Sinn Fein leader Gerry Adams has accused the Irish government of cosying up to British intelligence agency MI5 and the British government in a bid to halt the growth of Sinn Fein in Ireland's south.
A recent British report claimed the Irish Republican Army Council still exists — something flatly rejected by Sinn Fein. The IRA decommissioned its weapons in an internationally validated process in 2005 as part of the peace process in the six counties of Ireland's north still claimed by Britain that began with the 1998 Good Friday Agreement.
Adams said: “The very people … who produced the recent report, have also brought in a veto to stop the families of victims of British terrorism from getting the truth about what happened to their loved ones.”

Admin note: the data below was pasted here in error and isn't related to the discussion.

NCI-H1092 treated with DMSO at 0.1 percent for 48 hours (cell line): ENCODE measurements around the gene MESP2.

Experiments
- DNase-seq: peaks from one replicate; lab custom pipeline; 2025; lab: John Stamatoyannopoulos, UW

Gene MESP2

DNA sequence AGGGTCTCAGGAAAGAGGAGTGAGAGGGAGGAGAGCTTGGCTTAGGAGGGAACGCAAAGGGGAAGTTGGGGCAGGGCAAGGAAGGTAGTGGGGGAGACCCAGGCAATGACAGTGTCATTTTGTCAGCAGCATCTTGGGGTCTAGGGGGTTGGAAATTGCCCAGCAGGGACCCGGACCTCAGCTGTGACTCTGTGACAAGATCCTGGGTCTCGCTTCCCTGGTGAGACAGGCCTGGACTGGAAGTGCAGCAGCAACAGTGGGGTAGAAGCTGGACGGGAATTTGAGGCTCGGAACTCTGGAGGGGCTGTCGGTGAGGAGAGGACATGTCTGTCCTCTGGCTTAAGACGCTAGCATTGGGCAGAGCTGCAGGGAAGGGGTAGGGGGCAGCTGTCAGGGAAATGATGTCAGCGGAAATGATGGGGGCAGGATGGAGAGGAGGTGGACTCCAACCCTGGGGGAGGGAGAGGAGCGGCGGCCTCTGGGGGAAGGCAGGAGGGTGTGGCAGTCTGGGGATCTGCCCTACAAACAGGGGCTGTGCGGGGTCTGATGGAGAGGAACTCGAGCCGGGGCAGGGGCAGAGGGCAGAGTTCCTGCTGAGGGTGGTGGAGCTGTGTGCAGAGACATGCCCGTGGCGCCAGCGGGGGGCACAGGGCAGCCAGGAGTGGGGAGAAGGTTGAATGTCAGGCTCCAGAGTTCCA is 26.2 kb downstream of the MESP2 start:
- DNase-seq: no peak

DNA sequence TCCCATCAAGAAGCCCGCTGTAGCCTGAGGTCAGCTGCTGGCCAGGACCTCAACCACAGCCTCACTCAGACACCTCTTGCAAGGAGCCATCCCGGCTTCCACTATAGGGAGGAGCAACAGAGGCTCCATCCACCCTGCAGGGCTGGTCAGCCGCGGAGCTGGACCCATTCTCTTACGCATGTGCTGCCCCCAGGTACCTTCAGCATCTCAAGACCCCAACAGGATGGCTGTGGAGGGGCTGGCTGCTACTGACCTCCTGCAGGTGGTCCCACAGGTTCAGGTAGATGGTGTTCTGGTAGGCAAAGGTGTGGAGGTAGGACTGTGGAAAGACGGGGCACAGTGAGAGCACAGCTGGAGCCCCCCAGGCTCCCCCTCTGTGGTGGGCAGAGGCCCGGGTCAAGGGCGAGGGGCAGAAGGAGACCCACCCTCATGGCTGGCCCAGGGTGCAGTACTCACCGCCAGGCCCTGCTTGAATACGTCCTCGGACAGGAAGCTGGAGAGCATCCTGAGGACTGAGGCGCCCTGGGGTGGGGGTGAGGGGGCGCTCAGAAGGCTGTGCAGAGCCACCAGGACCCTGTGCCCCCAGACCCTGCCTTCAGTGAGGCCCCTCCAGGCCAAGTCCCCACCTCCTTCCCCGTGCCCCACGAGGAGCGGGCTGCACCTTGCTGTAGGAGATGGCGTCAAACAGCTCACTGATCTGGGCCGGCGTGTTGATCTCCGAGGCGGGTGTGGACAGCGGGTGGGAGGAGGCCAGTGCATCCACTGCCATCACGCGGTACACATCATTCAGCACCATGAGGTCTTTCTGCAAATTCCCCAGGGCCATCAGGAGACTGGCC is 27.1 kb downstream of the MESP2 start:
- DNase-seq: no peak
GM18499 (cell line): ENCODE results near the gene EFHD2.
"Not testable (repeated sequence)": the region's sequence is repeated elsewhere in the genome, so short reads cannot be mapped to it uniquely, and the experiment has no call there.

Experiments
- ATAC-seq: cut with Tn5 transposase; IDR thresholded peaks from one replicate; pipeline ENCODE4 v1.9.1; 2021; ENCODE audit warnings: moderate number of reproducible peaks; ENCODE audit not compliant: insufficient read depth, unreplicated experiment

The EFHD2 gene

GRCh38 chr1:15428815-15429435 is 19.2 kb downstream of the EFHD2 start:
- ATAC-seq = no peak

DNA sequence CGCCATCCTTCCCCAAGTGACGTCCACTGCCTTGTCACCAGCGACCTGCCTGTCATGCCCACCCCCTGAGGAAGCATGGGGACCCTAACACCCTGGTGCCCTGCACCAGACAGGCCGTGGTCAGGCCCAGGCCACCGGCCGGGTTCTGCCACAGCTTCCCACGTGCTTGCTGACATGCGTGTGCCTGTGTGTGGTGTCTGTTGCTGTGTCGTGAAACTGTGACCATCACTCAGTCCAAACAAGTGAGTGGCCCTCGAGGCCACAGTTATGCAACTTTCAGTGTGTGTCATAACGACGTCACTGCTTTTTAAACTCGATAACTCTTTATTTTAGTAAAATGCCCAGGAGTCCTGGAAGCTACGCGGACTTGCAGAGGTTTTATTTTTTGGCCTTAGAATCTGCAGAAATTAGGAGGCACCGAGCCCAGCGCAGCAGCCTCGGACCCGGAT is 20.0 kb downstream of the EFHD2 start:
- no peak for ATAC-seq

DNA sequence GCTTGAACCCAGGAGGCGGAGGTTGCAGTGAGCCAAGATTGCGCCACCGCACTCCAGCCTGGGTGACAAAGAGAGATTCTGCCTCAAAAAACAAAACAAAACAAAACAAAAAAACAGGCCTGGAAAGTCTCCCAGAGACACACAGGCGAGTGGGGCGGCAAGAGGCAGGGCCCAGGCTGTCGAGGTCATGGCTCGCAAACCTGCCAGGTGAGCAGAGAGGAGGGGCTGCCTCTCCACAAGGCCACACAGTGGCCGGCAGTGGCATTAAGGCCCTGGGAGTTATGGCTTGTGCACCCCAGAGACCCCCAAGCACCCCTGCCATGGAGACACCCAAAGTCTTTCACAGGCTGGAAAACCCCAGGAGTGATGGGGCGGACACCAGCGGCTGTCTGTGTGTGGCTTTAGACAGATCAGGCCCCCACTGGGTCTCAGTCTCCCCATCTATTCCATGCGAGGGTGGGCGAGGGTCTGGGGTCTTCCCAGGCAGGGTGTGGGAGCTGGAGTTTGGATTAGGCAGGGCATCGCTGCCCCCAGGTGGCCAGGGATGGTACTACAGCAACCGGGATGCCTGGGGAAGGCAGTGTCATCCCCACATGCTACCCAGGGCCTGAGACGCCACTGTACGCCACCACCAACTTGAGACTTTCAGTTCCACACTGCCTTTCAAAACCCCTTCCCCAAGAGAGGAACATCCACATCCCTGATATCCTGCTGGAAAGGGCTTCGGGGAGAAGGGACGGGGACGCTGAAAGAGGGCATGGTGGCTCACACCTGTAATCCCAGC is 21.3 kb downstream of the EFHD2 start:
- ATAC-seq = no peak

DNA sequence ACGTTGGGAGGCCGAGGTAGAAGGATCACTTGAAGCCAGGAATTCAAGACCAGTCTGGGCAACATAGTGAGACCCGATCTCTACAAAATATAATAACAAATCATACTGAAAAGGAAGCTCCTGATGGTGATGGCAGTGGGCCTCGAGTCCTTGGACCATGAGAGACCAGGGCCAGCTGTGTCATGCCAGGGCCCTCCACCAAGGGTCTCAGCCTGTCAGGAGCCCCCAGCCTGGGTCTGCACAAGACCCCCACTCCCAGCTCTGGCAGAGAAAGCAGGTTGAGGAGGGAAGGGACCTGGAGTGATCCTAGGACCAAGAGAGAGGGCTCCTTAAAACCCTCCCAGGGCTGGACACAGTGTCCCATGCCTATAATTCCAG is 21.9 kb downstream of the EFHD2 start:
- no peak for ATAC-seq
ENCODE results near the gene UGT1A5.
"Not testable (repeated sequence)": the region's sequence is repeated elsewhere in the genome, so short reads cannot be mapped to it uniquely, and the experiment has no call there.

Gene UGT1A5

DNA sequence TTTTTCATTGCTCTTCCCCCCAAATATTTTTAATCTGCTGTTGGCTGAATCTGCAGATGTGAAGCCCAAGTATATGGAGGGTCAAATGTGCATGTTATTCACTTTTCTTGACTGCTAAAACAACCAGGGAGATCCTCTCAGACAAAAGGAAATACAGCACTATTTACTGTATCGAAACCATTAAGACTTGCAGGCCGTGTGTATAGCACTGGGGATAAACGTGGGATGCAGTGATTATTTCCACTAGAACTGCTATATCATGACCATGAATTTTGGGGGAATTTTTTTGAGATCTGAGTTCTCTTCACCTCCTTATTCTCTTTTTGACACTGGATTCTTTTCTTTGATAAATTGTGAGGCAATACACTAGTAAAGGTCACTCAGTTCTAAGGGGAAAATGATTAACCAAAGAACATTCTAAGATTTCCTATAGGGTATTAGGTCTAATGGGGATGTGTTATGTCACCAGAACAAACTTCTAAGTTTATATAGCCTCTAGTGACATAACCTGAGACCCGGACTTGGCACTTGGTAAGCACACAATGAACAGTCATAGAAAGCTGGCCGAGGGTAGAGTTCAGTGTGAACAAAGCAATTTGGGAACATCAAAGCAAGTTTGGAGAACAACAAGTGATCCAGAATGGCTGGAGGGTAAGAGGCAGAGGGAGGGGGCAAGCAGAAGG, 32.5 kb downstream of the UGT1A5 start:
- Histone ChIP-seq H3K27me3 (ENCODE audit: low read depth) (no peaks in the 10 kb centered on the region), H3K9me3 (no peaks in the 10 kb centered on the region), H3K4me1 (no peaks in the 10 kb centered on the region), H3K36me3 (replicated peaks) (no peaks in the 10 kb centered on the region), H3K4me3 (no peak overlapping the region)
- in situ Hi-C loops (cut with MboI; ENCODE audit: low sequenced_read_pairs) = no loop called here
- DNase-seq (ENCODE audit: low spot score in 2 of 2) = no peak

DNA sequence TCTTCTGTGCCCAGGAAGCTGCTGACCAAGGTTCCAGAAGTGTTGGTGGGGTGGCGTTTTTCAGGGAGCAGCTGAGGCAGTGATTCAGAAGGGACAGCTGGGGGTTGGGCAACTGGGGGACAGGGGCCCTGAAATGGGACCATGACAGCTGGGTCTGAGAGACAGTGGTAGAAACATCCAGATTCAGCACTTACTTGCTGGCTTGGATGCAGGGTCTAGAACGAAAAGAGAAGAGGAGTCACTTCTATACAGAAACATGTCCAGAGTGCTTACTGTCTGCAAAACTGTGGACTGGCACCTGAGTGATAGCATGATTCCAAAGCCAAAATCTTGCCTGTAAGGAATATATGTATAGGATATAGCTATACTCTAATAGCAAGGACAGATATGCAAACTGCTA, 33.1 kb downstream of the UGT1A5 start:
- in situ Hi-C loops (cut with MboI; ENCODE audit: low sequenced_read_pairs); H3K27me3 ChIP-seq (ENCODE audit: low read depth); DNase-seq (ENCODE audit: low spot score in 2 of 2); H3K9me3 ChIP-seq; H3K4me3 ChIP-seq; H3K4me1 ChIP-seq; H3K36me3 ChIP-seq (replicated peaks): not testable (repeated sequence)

Adams also noted the involvement of MI5 in some of the most notorious incidents of the conflict, including the Dublin and Monaghan bombings of 1974 that killed 34 people and the 1989 murder of human rights lawyer Pat Finucane in Belfast.
“They are prepared to put the peace and political processes at risk in an effort to stop the growth of Sinn Fein north and south,” he said. “These are the people some in this Dail choose to believe; probably for the same reason.”
Adams said: “The responsibility of the Irish government and of the parties in this Dail should be to support the efforts to make progress — not to place narrow self-serving party political objectives above the necessary process of change and progress.”
[Abridged from An Phoblacht.]